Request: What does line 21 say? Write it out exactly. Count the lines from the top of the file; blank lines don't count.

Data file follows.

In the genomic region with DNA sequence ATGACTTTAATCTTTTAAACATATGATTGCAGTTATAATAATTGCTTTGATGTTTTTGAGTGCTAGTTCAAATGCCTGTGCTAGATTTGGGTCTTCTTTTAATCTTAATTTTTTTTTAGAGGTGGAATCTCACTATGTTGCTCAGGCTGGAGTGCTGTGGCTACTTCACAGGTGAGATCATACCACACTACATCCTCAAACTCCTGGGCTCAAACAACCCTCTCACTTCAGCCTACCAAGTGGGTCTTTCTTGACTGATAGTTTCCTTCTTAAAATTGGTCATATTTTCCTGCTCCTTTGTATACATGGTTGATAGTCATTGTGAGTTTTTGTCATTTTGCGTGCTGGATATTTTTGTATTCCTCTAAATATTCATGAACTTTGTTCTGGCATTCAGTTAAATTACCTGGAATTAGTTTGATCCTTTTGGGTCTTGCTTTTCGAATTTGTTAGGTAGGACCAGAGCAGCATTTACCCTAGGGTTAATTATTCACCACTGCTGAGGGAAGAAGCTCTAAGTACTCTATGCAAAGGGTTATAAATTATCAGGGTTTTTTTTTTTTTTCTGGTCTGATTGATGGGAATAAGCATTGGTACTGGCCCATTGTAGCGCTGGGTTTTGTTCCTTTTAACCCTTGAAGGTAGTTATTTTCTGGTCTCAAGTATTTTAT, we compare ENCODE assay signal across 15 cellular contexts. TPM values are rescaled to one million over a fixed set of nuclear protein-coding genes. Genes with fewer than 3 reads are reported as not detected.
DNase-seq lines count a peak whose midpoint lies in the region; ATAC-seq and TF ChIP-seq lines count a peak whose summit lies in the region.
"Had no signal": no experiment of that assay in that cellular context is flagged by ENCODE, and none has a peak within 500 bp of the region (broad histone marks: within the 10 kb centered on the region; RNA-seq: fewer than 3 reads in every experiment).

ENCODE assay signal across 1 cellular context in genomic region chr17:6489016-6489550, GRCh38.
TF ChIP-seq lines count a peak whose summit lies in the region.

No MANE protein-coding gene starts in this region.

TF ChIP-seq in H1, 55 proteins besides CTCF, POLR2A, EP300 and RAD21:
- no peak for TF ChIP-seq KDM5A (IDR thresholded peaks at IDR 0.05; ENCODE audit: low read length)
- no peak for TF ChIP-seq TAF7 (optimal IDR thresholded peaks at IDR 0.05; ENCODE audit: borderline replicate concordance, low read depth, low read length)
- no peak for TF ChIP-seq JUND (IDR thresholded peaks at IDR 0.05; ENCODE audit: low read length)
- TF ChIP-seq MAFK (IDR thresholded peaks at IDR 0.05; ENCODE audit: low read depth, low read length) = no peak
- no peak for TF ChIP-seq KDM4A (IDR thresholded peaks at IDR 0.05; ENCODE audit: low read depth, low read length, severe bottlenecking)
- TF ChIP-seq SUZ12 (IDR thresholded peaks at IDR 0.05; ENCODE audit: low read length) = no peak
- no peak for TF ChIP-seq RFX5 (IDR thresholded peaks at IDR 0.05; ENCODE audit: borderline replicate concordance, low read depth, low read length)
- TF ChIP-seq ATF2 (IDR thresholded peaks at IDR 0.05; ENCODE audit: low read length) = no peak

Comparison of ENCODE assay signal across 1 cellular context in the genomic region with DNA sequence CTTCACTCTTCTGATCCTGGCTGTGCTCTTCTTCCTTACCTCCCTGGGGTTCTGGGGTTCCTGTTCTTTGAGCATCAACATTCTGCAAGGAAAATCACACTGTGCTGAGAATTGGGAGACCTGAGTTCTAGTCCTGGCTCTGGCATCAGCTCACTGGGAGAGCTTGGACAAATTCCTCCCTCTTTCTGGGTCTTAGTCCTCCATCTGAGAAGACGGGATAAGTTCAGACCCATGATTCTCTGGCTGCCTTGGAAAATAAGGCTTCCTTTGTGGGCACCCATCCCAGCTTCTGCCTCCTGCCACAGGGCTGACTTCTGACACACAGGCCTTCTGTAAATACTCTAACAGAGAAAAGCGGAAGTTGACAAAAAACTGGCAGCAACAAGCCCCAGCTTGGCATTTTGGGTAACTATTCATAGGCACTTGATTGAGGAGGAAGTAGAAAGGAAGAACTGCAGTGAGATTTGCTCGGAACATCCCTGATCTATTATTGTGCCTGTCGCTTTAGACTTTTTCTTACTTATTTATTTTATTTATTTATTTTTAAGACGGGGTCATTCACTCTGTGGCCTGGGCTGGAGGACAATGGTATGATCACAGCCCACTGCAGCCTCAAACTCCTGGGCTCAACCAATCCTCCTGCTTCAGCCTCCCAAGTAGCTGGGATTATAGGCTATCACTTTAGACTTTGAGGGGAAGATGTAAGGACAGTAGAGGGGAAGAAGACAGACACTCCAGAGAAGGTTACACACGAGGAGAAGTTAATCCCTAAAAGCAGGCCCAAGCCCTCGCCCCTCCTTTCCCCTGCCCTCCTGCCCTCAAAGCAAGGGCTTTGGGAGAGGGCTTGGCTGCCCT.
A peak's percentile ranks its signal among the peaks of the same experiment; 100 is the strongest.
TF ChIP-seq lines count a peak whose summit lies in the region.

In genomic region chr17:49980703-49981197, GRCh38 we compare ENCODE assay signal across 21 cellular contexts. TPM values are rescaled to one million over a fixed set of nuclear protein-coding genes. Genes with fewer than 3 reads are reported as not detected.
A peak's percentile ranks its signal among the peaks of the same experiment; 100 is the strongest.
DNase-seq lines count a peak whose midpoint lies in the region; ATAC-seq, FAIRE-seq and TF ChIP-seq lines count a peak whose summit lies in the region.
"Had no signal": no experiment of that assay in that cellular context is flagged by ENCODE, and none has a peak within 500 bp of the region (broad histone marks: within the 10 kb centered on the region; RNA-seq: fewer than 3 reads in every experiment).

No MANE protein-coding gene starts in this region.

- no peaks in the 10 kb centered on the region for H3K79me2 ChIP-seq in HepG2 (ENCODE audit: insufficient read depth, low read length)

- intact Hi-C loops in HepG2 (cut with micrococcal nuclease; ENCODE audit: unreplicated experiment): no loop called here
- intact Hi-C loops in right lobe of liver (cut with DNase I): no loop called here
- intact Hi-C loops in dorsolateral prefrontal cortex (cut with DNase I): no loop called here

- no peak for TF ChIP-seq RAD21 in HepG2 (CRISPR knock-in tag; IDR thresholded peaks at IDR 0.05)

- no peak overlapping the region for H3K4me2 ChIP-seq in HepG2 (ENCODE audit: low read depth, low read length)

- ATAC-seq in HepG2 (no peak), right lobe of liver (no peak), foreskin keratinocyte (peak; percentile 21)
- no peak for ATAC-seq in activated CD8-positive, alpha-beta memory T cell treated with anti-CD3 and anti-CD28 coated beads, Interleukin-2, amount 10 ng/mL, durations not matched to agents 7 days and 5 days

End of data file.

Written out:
DNase-seq lines count a peak whose midpoint lies in the region; ATAC-seq, FAIRE-seq and TF ChIP-seq lines count a peak whose summit lies in the region.